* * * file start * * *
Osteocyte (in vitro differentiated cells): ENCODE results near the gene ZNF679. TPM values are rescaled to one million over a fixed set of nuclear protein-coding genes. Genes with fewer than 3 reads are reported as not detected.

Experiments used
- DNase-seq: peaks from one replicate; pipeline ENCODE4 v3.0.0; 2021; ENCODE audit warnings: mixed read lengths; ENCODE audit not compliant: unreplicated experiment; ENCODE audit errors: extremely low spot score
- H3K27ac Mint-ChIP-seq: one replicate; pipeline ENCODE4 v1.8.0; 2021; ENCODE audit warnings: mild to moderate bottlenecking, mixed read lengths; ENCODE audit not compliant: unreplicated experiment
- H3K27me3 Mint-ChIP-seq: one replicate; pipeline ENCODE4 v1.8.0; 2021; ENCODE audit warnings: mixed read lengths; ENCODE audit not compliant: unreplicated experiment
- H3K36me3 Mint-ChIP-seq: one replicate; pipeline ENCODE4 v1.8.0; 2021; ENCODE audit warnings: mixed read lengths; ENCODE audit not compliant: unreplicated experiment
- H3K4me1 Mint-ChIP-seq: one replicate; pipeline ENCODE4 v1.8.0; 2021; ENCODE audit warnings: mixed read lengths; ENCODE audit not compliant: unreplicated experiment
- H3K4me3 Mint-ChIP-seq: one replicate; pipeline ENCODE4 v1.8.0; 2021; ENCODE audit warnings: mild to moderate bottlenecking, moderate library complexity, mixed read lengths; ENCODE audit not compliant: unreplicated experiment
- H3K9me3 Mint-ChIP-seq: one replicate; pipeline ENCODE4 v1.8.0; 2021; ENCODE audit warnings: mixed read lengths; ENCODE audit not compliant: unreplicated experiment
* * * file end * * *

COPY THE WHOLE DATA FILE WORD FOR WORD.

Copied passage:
Osteocyte (in vitro differentiated cells): ENCODE results near the gene ZNF679. TPM values are rescaled to one million over a fixed set of nuclear protein-coding genes. Genes with fewer than 3 reads are reported as not detected.

Experiments used
- DNase-seq: peaks from one replicate; pipeline ENCODE4 v3.0.0; 2021; ENCODE audit warnings: mixed read lengths; ENCODE audit not compliant: unreplicated experiment; ENCODE audit errors: extremely low spot score
- H3K27ac Mint-ChIP-seq: one replicate; pipeline ENCODE4 v1.8.0; 2021; ENCODE audit warnings: mild to moderate bottlenecking, mixed read lengths; ENCODE audit not compliant: unreplicated experiment
- H3K27me3 Mint-ChIP-seq: one replicate; pipeline ENCODE4 v1.8.0; 2021; ENCODE audit warnings: mixed read lengths; ENCODE audit not compliant: unreplicated experiment
- H3K36me3 Mint-ChIP-seq: one replicate; pipeline ENCODE4 v1.8.0; 2021; ENCODE audit warnings: mixed read lengths; ENCODE audit not compliant: unreplicated experiment
- H3K4me1 Mint-ChIP-seq: one replicate; pipeline ENCODE4 v1.8.0; 2021; ENCODE audit warnings: mixed read lengths; ENCODE audit not compliant: unreplicated experiment
- H3K4me3 Mint-ChIP-seq: one replicate; pipeline ENCODE4 v1.8.0; 2021; ENCODE audit warnings: mild to moderate bottlenecking, moderate library complexity, mixed read lengths; ENCODE audit not compliant: unreplicated experiment
- H3K9me3 Mint-ChIP-seq: one replicate; pipeline ENCODE4 v1.8.0; 2021; ENCODE audit warnings: mixed read lengths; ENCODE audit not compliant: unreplicated experiment